I Like Films Where Nothing Happens, but That Doesn't Mean I Like Somewhere

The Movie Club

I Like Films Where Nothing Happens, but That Doesn't Mean I Like Somewhere

The Movie Club

I Like Films Where Nothing Happens, but That Doesn't Mean I Like Somewhere
Critic vs. critic.
Jan. 4 2011 1:00 PM

The Movie Club


Still from Somewhere. Click image to expand.
Stephen Dorff and Elle Fanning in Somewhere 

Dear Matt, Karina, Dan, Stephanie, and readers:

Dana Stevens Dana Stevens

Dana Stevens is Slate’s movie critic.

Since Karina and Matt both mentioned a resistance to year-end lists, I'll stay on the meta-critical plane just long enough to say this: I understand the appeal of lists as bull-session chits, points of departure for discussion, and, of course, link-bait. But at the risk of sounding ungrateful about my awesome job, I'll say that I actively dislike compiling and writing lists. The culture of criticism—and, more generally, of consuming and appreciating film—is already so stratified and status-conscious. In practice, lists are anything but lists: They're badges, gauntlets, manifestos, masks. We're all familiar with this function of cultural taste as an identity marker that establishes one's place in some hierarchy of prestige or another. Carl Wilson's great book Let's Talk About Love, which I can't seem to stop mentioning since reading it a few years ago, dismantles this phenomenon with amazing concision.


Let's take it as a given that lists are there to be shared, debated, puzzled over, and then shredded into New Year's confetti. And, in response to something Matt wrote yesterday: The notion that these year-end lineups are ephemeral, that some of the movies on them might not matter in a decade either to the culture or to the author, bothers me not a bit. Years later, there is always something inscrutable about our past loves.

Dan, your flowchart leaves me speechless with joy. But it does nothing to change my opinion of Black Swan, which may just be one of those licorice movies that people either love or hate. Between the subject matter and the Grand Guignol approach, I still can't quite believe that movie didn't hold me. But I'll just have to acknowledge that one man's drink is another man's poison—and look forward to seeing the maternity gown that I hope the Mulleavy sisters (whose line, Rodarte, created the film's exquisite dance costumes) will be designing for Natalie to wear at the Oscars.

And Matt: That genius Inception button you link to—the one that allows you to summon at will a single, ear-shattering power chord from that movie's relentless Hans Zimmer score—answers your own question about Nolan's film. Even when it came out last summer, Inceptionwas more a series of sensations than a movie—the filmic equivalent of an interactive haunted house where you're blindfolded and someone thrusts your hand into a bowl of peeled-grape "eyeballs." Six months later, all that remainsare the sensations, which is why the Hans Zimmer button brings the entire Inception experience back in a single BrAAAAAHMMMM.

That said, there's no question Inception was an experience, and here we come back to your question about the future of theatrical movie viewing in actual theaters. The ponderous of-the-moment blockbusters that critics disdain and audiences enjoy tend to be movies whose effectdepends on being seen in the theater—have any of you tried watching Avatar or Inception or The Dark Knight or The Matrix on DVD? These are movies that, whatever their strengths or weaknesses, give the audience a sense of being plunged into a different world than we lived in before the lights went down. So, although I found Inception a not-smart-enough film of ideas that was wildly overpraised by some, I appreciated its pugnacious insistence—BrAAAAAHMMMM—that we gather together and sit down in the dark and watch it.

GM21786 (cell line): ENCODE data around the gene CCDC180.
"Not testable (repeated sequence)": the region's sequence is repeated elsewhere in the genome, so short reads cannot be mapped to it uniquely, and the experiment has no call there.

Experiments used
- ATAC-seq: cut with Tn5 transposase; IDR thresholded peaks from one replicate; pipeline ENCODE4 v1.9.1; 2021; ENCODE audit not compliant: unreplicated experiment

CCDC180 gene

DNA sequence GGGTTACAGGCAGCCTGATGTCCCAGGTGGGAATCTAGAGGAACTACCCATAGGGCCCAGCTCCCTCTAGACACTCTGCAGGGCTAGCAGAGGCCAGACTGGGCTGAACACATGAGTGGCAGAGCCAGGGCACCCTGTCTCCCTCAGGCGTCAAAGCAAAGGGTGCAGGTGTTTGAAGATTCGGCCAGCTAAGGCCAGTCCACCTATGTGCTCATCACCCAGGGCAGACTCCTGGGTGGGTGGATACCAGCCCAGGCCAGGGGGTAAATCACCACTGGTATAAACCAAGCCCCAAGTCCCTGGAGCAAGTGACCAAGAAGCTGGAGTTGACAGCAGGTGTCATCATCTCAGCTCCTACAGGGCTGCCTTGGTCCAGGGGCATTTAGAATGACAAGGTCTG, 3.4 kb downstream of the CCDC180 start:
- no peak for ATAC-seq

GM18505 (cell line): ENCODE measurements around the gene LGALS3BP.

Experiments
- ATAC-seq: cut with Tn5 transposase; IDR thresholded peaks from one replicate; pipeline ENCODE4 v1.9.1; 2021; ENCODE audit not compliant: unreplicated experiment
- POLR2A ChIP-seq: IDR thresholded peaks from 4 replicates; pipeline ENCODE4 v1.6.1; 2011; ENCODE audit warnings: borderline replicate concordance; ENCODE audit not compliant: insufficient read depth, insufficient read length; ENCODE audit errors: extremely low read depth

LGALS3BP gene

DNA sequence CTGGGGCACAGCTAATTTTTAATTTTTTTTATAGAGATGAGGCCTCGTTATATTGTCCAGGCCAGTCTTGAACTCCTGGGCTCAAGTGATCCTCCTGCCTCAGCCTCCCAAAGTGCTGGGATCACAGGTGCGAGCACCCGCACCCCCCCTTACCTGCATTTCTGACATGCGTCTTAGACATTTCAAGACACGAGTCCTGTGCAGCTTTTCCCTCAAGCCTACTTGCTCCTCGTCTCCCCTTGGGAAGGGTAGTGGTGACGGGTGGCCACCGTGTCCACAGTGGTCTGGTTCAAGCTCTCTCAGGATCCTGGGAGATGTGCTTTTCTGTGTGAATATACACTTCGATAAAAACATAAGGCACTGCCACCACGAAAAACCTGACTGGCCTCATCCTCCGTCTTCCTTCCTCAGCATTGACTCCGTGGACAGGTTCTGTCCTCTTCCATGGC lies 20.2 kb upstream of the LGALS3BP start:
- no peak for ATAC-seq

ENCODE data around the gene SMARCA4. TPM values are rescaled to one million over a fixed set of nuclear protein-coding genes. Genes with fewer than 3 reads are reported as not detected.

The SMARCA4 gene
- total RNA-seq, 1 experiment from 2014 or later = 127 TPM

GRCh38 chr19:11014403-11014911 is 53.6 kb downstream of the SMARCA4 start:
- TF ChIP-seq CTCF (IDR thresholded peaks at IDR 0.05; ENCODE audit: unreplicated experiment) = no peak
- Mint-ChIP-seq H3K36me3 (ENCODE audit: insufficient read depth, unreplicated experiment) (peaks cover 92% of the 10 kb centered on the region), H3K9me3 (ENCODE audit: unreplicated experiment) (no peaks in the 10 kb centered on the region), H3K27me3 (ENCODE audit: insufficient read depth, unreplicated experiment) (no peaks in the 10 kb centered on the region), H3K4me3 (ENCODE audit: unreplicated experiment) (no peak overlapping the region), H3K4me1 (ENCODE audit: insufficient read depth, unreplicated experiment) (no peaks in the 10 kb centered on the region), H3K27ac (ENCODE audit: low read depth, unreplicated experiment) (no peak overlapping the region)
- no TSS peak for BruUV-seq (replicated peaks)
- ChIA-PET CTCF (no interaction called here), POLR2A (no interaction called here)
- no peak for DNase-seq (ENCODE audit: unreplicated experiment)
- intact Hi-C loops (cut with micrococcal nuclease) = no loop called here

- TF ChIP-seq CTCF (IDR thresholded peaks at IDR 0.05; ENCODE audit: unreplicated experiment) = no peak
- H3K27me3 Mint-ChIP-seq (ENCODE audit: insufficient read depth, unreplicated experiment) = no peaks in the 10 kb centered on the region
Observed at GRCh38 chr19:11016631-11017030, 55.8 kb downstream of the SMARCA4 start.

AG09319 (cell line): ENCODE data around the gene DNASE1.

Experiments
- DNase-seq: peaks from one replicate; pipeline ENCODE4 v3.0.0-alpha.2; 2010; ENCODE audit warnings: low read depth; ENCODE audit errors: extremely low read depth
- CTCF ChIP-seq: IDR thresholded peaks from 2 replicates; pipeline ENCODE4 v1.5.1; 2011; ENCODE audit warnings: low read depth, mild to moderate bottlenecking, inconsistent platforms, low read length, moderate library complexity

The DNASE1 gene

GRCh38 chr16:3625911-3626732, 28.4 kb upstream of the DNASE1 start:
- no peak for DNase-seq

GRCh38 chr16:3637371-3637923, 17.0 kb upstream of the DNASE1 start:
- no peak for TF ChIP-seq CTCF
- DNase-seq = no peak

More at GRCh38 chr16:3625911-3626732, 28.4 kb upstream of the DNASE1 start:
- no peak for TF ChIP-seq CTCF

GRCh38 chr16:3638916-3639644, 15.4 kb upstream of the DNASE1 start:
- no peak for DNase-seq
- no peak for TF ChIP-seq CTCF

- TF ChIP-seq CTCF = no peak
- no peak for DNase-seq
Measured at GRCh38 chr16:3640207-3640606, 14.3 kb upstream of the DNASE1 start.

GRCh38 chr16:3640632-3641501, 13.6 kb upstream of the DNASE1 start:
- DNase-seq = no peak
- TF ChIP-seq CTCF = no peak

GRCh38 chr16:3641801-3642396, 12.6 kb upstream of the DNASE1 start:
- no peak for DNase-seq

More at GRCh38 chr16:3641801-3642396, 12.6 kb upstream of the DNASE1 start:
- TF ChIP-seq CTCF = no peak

I promised in the previous round that we'd get to Somewhere, so here goes. Somewhere, to me, was a lovingly crafted, impeccably acted, but vanishingly slight little movie. It was the work of a promising filmmaker, not yet an accomplished one. I've already talked at length about what didn't work for me in Somewhere both in my review and in a podcast discussion; what I'd like to consider here has to do with the reception of the movie.

I've noticed that, whenever I say in a public forum that I didn't love Somewhere, some critic or reader helpfully swoops in to inform me that, you know what, not every movie has to be a traditional Hollywood three-act narrative. Apparently there exists a whole tradition of films that are quiet and minimalist and subtle, films in which almost nothing (according to the crass plot-based formula I apparently subscribe to) "happens"! This is edifying for me, because in 30 years of cinema fandom I have never heard of or enjoyed anything by Bresson, Antonioni, Ophuls, or Ozu. Dude, I was thrilling to Ozu's deployment of silence when some of these patient explainers were still trying to unwrap their Bazooka bubble gum. I get what Sofia Coppola was trying to do in Somewhere—the problem, if anything, is that I get it at times to an eye-rolling "I get it!" degree.

Stephanie, I know you won't take that tack, because you're not a condescending jerk. Show me how to love Somewhere the way you do, not just in brief, luminous moments but as an aesthetic whole. I wasn't kidding when I kicked off my review by saying that I want to be one of those people who loves Sofia Coppola. Not just because so many of the cool kids do (you, Karina, A.O. Scott, Roger Ebert), but because, when I sit down to just about any movie, that's all I'm hoping for: to be swept away by love.